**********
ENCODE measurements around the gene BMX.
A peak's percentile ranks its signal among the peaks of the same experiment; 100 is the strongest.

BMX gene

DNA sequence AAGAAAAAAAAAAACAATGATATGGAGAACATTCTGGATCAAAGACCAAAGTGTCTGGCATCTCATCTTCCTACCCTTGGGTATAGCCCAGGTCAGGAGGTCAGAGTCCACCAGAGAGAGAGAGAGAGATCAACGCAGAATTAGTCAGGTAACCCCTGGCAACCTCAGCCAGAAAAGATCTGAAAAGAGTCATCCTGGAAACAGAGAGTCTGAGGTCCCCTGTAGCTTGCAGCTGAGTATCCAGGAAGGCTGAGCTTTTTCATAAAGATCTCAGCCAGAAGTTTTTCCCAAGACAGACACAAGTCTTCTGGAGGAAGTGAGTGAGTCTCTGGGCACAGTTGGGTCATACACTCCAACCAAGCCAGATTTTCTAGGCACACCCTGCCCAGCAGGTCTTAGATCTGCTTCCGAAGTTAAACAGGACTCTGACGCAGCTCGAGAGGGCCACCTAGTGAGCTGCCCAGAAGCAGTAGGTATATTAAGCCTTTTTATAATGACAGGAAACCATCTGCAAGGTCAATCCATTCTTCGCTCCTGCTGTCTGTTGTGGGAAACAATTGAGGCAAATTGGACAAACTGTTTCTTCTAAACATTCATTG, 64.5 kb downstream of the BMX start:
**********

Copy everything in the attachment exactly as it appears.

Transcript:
ENCODE measurements around the gene BMX.
A peak's percentile ranks its signal among the peaks of the same experiment; 100 is the strongest.

BMX gene

DNA sequence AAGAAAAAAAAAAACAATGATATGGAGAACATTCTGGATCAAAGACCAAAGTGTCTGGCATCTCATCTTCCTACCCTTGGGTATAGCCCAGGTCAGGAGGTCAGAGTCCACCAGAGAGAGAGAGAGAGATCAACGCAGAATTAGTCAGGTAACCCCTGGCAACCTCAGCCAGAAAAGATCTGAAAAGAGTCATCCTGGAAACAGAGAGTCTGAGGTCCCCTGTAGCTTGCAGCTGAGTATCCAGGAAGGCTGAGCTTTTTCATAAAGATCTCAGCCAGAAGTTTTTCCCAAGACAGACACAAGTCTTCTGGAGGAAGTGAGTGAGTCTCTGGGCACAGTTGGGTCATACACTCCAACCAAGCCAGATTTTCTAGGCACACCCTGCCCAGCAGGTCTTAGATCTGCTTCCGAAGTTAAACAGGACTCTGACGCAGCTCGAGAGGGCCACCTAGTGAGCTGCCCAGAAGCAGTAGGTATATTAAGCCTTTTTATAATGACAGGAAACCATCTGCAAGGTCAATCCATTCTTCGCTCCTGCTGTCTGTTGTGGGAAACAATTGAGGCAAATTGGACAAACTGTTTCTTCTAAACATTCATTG, 64.5 kb downstream of the BMX start: